Why Water?

Water is essential, underpriced, local, non-substitutable, and broadly taken for granted, until it is unavailable. Worldwide water demand is increasing driven by population growth, growing middel class consumption, urbanization, industrialization, and expanding energy needs. Simultaneously, global supply is under threat due to inefficient use, pollution, poor groundwater management, and increasing drought and flood due to climate change. As a result, water is becoming a limiting factor to macroeconomic growth and in some cases social stability.

The water industry is experiencing revolutionary changes due to demand growth and the scarcity of inexpensive sustainable and safe supply alternatives. The world is not running out of water, the world is running out of cheap clean water. This is creating unprecedented investment opportunities in water infrastructure, water resource development, water efficiency, water quality/quantity monitoring, infrastructure, industry consolidation and technological implementation. In the developing world, more than 1 billion people lack access to a reliable and adequate water supply and to safe wastewater disposal systems. Addressing their needs requires hundreds of billions of dollars of investment. The OECD estimates that by 2025 water will make up an increasing share of global infrastructure investment topping $1 trillion annually. .

The water industry is a capital intensive industry providing investors with long term visible revenues and pricing.  Many of the sector's businesses enjoy long duration cash flows with inflation linked pricing. The industry has both regulated monopolistic business models and, unregulated oligopolies, with durable customer relationships. Water’s local nature creates regionalized supply and demand imbalances not affected by global supply and price swings. As a non-substitutable resource, water's relatively inelastic demand insulates it from economic cycles. Importantly water rates have durable positive pricing power, historically increasing at a rate greater than inflation, driven by infrastructure upgrades and expansion to ensure quality and supply reliability. Presently, there are a growing number of privatization opportunities expected as stressed local and federal balance sheets seek solutions for rising and unavoidable capital spending needs. 

Water and Impact

Investing in water combines free enterprise with serving the common good and delivering measurable positive impact.  Delivering clean water and treating waste water is essential to sustaining communities and public health while restoring rivers, coastal and marine ecosystems. Energy consumption can be ireduced through more efficient water systems as moving and treating water consumes ~ 3% of world's electricity; . Providing reliable, regulated water and sanitation services in developing countries increases economic productivity, improves public health, promotes greater gender equality (liberating women and girls from the burden of hauling water) and improving eductaional outcomes.  Water infrastructure investment in developed markets has an exponential impact on job creation and social stability.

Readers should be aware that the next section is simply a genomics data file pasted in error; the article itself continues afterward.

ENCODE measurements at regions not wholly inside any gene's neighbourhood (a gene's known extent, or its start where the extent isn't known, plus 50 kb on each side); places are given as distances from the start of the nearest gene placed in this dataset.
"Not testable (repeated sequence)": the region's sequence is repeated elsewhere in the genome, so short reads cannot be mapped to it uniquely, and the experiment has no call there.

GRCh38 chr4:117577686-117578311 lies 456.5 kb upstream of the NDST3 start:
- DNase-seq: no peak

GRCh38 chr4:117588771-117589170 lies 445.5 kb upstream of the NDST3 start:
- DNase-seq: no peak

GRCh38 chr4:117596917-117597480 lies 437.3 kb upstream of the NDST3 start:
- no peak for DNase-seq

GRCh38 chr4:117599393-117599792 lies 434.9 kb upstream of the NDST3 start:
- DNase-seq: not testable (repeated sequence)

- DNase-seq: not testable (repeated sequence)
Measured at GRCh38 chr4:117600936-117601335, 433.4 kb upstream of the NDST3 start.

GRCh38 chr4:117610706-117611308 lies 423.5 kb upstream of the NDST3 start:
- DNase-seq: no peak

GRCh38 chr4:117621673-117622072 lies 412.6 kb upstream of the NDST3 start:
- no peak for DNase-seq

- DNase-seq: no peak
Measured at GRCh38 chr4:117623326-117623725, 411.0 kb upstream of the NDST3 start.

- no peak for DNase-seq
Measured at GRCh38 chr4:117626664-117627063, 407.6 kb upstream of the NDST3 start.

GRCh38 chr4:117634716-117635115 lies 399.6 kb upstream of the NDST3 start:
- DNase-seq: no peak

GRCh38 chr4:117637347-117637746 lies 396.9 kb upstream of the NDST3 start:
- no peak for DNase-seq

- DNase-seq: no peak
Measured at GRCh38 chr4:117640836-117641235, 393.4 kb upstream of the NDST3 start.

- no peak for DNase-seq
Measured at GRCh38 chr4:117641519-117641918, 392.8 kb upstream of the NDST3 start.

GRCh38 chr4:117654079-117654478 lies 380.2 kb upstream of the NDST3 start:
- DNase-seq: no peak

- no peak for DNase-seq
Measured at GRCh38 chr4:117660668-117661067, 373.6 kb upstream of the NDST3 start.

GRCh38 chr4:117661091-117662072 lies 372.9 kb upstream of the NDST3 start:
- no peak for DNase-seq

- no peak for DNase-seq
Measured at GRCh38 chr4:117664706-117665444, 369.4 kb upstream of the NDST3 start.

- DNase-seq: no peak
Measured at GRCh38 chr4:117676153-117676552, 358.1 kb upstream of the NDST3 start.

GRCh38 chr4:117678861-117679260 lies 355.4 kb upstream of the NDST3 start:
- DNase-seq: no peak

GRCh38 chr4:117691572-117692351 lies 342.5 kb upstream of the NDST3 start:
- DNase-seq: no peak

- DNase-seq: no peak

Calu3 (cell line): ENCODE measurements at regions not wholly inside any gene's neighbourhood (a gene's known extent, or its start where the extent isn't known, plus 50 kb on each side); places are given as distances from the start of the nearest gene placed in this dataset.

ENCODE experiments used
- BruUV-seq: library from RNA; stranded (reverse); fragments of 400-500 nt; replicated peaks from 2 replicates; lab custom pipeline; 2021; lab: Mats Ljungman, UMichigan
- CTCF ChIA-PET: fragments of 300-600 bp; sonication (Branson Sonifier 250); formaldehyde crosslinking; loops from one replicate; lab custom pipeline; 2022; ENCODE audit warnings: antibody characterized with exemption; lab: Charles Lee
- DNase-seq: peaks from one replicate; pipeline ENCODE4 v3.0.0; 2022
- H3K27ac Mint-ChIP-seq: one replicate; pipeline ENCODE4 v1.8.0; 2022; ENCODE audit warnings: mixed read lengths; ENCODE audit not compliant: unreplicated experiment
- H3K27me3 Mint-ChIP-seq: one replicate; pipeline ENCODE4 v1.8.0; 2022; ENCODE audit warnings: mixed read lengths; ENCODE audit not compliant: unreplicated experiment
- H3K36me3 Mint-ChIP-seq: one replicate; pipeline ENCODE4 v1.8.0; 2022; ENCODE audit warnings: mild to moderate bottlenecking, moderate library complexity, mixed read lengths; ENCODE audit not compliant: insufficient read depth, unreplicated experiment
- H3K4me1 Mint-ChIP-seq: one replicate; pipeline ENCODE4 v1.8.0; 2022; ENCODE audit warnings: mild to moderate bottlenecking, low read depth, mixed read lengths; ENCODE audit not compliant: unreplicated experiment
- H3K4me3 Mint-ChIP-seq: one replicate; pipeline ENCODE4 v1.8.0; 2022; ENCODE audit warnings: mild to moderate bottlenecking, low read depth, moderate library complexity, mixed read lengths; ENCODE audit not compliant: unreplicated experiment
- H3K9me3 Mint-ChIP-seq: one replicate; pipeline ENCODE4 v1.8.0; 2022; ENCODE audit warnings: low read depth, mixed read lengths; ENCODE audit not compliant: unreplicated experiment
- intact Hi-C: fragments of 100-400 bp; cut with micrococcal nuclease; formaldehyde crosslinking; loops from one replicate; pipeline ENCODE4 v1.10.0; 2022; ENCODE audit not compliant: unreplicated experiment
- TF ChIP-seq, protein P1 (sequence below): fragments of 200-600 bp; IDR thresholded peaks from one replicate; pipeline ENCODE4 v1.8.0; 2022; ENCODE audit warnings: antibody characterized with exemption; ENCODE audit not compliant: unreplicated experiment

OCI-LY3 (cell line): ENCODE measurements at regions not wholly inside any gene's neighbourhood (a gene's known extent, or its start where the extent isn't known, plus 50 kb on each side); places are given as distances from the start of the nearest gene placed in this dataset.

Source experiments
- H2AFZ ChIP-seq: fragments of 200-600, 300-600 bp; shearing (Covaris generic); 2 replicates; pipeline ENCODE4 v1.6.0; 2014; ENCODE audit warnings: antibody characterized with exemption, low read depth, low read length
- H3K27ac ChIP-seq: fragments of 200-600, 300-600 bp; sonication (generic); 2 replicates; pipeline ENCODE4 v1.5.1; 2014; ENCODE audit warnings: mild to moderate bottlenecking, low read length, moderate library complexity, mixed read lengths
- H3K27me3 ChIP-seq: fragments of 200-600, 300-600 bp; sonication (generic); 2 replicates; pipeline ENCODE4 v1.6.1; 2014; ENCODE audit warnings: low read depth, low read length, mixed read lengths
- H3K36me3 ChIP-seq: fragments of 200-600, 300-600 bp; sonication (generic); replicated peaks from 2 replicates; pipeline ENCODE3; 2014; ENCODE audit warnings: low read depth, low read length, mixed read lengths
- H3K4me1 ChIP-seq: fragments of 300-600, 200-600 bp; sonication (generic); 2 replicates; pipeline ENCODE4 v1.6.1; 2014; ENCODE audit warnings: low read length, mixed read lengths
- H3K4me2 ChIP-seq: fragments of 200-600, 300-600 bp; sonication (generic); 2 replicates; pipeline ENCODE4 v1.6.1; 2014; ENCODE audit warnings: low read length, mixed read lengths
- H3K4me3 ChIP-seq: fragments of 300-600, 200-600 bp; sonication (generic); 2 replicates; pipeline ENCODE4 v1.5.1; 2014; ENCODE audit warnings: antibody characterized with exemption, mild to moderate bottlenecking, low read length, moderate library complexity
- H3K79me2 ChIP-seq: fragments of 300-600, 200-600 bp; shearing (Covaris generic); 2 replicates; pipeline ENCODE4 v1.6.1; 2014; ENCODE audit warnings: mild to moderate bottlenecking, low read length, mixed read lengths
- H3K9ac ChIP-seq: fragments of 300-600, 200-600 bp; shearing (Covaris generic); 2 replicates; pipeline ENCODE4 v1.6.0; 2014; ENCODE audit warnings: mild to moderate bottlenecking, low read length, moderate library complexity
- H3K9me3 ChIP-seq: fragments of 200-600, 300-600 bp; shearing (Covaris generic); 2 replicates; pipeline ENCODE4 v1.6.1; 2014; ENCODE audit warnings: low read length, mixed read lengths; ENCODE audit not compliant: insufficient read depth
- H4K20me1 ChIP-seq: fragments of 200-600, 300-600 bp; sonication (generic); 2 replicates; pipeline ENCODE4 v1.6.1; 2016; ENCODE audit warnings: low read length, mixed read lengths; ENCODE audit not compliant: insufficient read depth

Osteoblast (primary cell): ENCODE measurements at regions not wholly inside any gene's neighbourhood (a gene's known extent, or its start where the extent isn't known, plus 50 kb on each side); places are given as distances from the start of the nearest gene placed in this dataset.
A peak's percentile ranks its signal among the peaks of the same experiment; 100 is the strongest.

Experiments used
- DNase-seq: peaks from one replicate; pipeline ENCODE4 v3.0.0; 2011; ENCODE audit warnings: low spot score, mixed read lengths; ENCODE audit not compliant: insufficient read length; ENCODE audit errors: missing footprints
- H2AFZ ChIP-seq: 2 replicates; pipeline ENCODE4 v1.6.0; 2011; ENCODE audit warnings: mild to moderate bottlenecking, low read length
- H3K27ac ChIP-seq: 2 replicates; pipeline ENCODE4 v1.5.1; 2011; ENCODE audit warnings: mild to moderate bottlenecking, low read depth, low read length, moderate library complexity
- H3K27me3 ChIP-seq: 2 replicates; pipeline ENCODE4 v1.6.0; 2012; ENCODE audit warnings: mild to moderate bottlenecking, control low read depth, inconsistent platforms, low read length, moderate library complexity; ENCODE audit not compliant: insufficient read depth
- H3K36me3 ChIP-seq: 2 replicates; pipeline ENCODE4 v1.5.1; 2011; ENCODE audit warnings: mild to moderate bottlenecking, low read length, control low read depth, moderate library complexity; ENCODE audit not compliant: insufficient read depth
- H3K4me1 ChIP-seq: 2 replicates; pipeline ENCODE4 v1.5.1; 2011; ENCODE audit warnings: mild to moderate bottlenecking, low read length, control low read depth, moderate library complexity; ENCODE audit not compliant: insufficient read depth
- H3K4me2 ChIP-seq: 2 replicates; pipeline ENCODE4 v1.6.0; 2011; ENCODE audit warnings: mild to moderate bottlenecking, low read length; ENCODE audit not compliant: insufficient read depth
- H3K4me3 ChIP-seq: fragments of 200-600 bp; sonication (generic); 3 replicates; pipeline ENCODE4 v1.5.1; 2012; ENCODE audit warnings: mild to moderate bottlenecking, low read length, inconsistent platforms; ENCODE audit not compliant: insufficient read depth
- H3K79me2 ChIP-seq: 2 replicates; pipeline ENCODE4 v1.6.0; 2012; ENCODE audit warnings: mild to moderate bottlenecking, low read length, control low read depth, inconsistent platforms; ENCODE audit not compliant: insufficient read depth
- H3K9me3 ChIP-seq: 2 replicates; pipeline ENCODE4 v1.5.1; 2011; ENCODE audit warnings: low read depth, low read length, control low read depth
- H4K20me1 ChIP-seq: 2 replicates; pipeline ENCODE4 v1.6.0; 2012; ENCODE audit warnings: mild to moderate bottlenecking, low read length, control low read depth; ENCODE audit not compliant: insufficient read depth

The primary outcome of climate change is the growing intensity of drought and flood requiring further investment to insure water supply resiliency and clean water solutions . Water, managed properly, is  the ultimate renewable resource.allowing for sustainable supply with no depletion curve .

WAM is an active water policy participant, advocating for greater recognition of the need for greater transparency around water needs and risks in government, society, culture and most importantly in capital markets. Solving water problems requires substantial capital investment, operating competence, performance transparency and regulatory certainty.

Water provides investment diversification and inflation protection:

Water investing has historically acted as an effective hedge against inflation with water pricing rising n excess of the rate of inflation. These increases are driven by the need to upgrade and maintain infrastructure  (storage, transmission, treatment) and develop sources of new supply.  There is increasing competition among users of water (industrial, agricultural, residential and environmental) that require more efficient and flexible mechanisms to deliver an allocate water.

Clean water is scarce, in a world of excess liquidity where most everything is in oversupply.

Lower Price Compared to Electricity, Gas, Cable, and Telecom: The comparably low price of water relative to value leaves ample room for price increases to cover full costs of operations, capital investment, and reliable supply.

Low Correlation and Volatility: Water demonstrates a low level of correlation with a broad universe of commodities and equity indices, and has also tended to increase in value more consistently over time.

Diversification: Water is a critical input to future growth: food and energy production, oil and gas development, manufacturing, mining, housing, and data storage among others, allowing investors in water to gain broad growth exposure to a variety of real assets and economic activity.

Water Asset Management believes that the water industry is entering an unprecedented period of transformation . Water companies and assets offer investors the ability to realize capital appreciation, sustainable long term income growth, positive impact, with relatively low levels of risk and volatility.